This is a film that expresses the opinion of a man by examining his life unflinchingly and wholeheartedly. Its tone is complex and layered, as any one person’s life is. It never lets itself slip into the common biopic schtick of trying to focus solely on one emotional aspect of their subject, which inevitably shows them as caricatures, undermining the point of the whole exercise. You Don’t Know Jack is a gripping tale, and an important one. It brings with it the full emotion of one man’s personal journey, and the incredibly pertinent issue he fought for. In other words, this is essential viewing.
[SPOILERS for Inception in this post. Besides, it won’t make sense if you haven’t seen the film.]
A few minutes ago, I finished watching Inception for the second time in as many days. I’m not one for rewatching films at the cinema, but this film, like most of Christopher Nolan’s work, almost demands it of me. Inception is a film that engaged my imagination, a film whose ideas took hold in my mind, a film that dares to tell a story with no holds barred. In this dreary year for English-language cinema, Inception reminded me of why I came to love this medium of storytelling in the first place. I have no qualms in calling Inception a masterpiece. A perfect combination of spectacle and intelligence, it is bursting with imagination and layered, complex storytelling that maintains a simple core. I don’t know yet if it is my favourite Nolan film, but at the very least it is on par with Memento and The Dark Knight.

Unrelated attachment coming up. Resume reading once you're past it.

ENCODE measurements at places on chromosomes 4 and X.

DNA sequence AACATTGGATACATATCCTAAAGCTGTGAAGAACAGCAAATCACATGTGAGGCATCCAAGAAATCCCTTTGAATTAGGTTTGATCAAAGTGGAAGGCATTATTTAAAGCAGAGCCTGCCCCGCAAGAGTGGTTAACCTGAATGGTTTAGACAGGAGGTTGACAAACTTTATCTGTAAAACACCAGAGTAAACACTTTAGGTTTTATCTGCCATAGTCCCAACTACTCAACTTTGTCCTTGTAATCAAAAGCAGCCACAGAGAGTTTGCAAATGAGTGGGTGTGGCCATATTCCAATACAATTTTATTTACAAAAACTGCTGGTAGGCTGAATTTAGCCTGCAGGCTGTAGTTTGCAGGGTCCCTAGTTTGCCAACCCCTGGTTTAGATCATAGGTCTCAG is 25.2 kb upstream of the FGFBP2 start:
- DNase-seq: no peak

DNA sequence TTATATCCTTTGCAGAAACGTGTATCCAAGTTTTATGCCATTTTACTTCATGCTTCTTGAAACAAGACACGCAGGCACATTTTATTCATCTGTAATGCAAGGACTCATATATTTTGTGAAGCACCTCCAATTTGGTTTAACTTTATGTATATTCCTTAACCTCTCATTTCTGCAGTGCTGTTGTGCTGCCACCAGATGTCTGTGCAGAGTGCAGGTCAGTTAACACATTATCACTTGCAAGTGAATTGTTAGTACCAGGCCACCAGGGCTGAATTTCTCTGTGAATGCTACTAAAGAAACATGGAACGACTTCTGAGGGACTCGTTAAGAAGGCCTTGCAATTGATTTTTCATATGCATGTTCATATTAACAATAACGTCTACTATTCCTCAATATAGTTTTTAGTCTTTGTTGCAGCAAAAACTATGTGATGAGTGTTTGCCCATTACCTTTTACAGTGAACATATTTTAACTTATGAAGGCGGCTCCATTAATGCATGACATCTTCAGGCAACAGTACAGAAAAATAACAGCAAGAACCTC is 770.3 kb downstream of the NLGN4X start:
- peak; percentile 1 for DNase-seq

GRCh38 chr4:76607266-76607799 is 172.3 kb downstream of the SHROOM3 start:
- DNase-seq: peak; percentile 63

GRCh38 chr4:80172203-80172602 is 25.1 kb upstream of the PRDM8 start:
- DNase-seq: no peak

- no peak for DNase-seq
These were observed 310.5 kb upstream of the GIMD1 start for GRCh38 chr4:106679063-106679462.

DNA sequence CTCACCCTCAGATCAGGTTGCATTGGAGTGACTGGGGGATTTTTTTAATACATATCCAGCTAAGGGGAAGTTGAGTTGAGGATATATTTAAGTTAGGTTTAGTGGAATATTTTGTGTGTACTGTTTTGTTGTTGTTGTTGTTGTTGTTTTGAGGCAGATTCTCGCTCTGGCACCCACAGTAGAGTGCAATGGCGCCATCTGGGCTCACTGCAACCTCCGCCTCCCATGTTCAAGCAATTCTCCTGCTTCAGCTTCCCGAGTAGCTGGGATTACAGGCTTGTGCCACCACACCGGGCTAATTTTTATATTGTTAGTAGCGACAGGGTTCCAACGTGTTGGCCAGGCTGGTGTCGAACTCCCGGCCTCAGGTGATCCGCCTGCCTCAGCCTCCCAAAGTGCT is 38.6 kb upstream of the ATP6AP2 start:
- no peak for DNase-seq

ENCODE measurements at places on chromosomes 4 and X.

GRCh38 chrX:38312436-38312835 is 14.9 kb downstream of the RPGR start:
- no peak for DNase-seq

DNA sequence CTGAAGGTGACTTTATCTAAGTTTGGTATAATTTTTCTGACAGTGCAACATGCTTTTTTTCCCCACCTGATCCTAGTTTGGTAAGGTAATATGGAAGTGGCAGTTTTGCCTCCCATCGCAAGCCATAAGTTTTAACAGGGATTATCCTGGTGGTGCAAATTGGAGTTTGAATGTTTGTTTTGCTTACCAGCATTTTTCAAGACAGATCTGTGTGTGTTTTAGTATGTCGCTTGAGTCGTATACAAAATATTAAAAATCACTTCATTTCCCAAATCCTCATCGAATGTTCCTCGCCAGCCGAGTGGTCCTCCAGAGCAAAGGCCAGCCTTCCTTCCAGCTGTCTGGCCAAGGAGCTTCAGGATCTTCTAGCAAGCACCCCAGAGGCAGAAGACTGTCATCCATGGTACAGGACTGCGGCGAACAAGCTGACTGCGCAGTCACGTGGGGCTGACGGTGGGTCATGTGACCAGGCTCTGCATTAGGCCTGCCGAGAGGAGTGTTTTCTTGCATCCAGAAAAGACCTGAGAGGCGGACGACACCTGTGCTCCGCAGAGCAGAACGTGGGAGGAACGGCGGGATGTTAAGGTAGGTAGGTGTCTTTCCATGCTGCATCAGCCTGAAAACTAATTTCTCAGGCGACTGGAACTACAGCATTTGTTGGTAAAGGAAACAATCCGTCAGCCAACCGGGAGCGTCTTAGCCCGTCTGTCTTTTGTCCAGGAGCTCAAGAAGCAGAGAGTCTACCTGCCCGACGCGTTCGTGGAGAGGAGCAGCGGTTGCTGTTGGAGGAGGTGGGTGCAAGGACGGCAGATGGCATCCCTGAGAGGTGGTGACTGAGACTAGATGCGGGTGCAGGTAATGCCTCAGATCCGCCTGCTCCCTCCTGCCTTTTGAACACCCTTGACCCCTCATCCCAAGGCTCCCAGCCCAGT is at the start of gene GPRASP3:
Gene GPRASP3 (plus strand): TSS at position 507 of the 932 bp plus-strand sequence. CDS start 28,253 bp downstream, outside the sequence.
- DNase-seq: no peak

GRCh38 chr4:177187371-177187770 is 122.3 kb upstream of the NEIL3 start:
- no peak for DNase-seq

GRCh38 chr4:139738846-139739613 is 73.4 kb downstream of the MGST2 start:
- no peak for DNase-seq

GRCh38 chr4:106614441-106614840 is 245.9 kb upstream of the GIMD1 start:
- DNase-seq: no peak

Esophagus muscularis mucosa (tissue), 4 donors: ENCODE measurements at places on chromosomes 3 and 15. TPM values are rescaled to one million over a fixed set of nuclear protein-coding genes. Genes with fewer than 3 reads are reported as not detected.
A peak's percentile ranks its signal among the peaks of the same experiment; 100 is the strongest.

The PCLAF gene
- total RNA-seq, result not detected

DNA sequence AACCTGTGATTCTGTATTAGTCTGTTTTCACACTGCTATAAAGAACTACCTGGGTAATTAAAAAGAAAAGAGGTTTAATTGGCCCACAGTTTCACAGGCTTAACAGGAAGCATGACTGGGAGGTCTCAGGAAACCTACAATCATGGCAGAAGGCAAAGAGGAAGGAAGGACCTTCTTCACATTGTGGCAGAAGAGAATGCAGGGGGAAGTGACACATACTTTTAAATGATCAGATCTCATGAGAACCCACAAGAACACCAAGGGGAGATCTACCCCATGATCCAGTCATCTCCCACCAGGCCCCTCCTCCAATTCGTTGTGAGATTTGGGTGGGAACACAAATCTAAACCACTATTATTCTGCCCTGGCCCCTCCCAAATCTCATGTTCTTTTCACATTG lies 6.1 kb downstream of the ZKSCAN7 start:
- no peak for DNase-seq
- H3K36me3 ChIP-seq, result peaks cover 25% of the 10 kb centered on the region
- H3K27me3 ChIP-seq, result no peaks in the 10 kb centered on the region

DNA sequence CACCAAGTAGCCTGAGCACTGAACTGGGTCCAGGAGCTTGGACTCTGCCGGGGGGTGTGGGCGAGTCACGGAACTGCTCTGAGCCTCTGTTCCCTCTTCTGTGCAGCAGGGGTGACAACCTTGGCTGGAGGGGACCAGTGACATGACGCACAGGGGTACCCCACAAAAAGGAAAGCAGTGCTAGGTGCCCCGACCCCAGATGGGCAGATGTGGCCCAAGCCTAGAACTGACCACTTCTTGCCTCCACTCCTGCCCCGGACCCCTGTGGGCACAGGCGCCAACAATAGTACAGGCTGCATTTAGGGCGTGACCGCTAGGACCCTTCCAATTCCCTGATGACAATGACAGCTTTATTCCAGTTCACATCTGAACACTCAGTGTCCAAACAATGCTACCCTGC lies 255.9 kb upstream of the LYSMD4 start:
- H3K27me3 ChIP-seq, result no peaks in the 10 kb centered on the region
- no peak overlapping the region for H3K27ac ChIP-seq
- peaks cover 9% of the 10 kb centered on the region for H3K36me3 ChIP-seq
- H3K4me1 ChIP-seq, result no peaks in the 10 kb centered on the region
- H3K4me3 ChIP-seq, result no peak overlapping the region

Cinema is an audio-visual experience, and has been that ever since someone came up with the idea of accompanying motion pictures with music. One of the things that modern English-language cinema tends to forget about the beauty of its medium is how the audio part of that audio-visual experience can enhance the quality of a film just as much as the visual part can. In a time of lush landscapes, intricate art design and innovative cinematography, filmmakers too often ignore the effectiveness of a good soundtrack mixed and employed well, witty dialogue dispensed with proper pacing, and the clever combination of those two things.
Canadian director Bruce McDonald’s Pontypool, written by Tony Burgess based on his own novel, is an excellent example of how this can be done very well. The story of the film follows morning radio talk show host Grant Mazzy (Stephen McHattie) as he begins his stint in a local radio station in the small Canadian town of Pontypool. As the day progresses in the radio station, Mazzy and his two colleagues begin to receive more and more information about strange and inexplicable happenings that are occurring in the world outside. With more and more information eeking out, they discover that people are becoming infected, but they don’t know with what or why or even how. It is a zombie/infection film of sorts, but it is so unconventional in parts that it is difficult to categorize this film. It’s a horror film by definition, but it plays out more like a psychological thriller with some darkly comedic elements. All the action of the film is set inside the radio station; creating a claustrophobic atmosphere to the film that is used brilliantly to interplay with the frustrations of the characters.